Relationship of Premorbid State of Nutrition to Endometrial Carcinoma


  • Helle Jensen M.D.

    Corresponding author
    1. Department of Pathology, Finsen Institute, Copenhagen, Denmark
    2. Department of Gynecology, Finsen Institute, Copenhagen, Denmark
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Department of Pathology, The Finsen Institute, Strandboulevarden 49, DK- 2100 Copenhagen, Denmark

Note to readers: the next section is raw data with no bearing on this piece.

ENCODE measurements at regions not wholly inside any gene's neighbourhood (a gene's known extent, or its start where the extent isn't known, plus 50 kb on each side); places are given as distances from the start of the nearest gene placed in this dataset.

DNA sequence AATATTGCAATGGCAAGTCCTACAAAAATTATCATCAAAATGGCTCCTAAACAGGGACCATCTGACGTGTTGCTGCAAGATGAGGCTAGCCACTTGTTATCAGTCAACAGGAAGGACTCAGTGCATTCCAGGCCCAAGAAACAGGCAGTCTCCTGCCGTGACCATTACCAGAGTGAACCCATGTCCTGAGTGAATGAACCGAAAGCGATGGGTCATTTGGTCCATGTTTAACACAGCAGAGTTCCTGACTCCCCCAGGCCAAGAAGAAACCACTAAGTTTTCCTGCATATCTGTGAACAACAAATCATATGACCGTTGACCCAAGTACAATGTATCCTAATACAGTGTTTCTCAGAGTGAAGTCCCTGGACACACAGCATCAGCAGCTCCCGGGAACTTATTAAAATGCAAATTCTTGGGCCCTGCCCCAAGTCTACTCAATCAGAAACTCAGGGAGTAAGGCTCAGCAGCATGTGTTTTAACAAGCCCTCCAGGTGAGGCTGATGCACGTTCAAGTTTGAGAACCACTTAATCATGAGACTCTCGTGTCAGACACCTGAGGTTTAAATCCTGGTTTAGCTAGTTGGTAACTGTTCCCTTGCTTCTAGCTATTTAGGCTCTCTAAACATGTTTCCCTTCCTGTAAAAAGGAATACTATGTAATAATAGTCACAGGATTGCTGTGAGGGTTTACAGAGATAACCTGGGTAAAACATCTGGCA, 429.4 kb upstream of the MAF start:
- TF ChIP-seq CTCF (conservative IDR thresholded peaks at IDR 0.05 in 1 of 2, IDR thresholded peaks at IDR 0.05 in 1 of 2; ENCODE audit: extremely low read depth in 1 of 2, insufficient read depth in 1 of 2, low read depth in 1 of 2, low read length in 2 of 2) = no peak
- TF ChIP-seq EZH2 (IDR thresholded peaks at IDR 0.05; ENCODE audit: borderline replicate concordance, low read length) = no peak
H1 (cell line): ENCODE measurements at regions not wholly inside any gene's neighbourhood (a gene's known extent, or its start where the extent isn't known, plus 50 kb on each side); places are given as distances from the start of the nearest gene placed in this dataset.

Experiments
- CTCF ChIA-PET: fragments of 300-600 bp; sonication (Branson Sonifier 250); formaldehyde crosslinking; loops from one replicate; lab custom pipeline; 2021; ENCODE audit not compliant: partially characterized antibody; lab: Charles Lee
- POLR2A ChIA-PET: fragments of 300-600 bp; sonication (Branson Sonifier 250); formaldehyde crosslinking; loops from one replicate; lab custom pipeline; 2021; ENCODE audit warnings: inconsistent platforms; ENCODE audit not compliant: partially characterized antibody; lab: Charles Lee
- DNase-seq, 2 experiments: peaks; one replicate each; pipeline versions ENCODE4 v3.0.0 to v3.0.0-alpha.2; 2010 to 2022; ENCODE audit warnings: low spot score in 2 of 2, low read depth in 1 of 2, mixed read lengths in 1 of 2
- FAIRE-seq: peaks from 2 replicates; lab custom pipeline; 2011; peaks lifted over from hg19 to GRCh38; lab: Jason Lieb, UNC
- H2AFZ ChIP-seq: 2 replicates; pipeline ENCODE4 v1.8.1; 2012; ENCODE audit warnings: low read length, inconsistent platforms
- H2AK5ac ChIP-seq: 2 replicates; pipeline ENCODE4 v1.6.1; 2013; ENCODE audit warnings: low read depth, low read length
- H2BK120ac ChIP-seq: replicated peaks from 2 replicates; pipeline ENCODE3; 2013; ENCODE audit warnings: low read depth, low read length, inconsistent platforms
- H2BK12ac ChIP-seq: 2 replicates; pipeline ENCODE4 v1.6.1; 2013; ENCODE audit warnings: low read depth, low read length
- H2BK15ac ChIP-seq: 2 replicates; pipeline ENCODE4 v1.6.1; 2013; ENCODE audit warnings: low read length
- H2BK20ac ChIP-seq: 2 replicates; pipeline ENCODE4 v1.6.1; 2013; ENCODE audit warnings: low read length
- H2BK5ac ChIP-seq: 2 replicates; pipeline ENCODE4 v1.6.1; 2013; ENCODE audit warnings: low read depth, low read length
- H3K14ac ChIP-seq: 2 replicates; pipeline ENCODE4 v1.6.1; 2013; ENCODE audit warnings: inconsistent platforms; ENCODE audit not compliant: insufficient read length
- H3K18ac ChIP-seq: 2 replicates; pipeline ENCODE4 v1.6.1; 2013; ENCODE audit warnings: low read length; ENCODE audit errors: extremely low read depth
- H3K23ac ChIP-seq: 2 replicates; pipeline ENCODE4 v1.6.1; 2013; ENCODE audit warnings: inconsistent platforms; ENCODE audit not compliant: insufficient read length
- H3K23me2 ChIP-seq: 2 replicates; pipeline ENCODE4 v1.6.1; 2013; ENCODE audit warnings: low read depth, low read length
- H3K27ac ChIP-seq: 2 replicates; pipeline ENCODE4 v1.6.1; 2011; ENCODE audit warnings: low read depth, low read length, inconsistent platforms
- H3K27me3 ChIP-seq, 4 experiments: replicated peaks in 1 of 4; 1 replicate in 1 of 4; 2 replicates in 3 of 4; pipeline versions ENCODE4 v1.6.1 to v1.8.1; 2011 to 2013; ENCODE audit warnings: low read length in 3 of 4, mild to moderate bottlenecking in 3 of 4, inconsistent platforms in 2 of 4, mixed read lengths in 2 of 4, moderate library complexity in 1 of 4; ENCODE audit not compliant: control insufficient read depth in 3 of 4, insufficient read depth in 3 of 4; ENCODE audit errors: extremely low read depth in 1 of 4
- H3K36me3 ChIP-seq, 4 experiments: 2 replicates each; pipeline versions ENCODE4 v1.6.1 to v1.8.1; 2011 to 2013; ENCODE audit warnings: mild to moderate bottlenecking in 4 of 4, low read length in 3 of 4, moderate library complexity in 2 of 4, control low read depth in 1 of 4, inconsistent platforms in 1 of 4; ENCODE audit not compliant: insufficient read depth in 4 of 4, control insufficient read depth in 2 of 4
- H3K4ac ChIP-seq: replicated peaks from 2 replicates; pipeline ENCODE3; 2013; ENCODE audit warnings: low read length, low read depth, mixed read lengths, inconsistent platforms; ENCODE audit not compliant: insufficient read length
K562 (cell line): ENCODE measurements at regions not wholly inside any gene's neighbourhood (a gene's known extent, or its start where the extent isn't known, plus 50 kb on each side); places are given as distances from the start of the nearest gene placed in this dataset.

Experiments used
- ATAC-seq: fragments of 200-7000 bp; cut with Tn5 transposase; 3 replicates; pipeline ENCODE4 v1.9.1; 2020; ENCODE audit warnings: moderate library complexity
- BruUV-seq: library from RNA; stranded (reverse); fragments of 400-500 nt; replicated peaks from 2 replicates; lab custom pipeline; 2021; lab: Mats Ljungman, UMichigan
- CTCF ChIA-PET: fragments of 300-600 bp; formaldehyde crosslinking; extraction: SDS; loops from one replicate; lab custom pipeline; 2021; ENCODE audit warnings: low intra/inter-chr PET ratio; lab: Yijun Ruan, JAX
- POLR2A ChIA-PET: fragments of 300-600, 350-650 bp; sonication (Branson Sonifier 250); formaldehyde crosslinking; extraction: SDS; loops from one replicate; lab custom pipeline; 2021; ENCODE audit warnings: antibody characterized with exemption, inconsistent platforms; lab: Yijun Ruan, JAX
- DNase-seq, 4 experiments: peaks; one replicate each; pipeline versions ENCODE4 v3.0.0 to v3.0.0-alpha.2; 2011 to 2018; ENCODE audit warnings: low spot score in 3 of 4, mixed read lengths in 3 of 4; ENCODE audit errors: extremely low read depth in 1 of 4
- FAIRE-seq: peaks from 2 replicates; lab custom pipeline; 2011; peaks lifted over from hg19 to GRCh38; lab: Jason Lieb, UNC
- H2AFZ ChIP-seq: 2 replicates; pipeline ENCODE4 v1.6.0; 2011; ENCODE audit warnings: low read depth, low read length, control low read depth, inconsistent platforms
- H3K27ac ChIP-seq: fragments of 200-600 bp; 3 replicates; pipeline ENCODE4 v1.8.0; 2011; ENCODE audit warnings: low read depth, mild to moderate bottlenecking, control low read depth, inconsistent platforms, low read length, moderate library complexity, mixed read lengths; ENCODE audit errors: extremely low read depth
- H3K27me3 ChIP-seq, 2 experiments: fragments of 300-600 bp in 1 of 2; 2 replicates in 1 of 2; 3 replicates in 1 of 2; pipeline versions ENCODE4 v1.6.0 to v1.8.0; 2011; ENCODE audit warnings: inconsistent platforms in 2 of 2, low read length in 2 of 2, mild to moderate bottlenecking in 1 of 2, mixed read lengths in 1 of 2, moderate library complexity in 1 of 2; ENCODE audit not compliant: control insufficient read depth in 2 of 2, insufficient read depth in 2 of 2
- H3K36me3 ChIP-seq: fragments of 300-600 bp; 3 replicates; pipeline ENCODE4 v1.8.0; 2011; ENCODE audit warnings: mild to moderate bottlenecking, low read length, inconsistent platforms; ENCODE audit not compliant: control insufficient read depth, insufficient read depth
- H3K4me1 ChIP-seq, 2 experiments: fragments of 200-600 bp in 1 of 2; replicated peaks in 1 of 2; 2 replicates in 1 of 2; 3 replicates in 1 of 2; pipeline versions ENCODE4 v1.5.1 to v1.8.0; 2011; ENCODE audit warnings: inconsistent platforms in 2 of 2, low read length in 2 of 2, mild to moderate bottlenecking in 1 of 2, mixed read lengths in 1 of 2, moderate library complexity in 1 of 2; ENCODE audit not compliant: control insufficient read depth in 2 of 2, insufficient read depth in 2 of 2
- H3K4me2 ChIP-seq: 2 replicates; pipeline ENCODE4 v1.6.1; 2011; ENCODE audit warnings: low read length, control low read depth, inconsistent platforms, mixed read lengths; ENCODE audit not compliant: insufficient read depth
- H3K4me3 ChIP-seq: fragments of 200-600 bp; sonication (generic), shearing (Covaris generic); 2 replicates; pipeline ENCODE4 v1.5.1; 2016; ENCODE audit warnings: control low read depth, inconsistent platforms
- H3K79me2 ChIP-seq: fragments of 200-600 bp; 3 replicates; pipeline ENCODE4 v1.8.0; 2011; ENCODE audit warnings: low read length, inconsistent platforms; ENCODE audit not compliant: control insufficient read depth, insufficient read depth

Women with endometrial cancer are often reported as being overweight. It is thus of some interest to examine a possible connection between body weight and development of cancer corporis uteri, since a positive result might be of significance in a preventive respect. a retrospective epidemiological study of 414 patients revealed a positive correlation between body weight and endometrial carcinoma. 73.4% of the patients were overweight and 55.8% were obese. the patients had a significantly greater absolute and relative weight than normal controls of corresponding age. There was a tendency for the patients to be taller than the controls. Endometrial carcinoma may have a hormonal etiology as a result of prolonged or increased estrogenic influence on the endometrium, possibly intensified by missing progesterone stimulation. As obesity contributes to an increased level of estrogen—androstenedione being converted into estrone in the fatty tissue—a hypothesis is advanced that the diet is of importance for the development of endometrial carcinoma, as dietary quantity and composition may influence the estrogen metabolism, and thus affect the endometrial mucosa.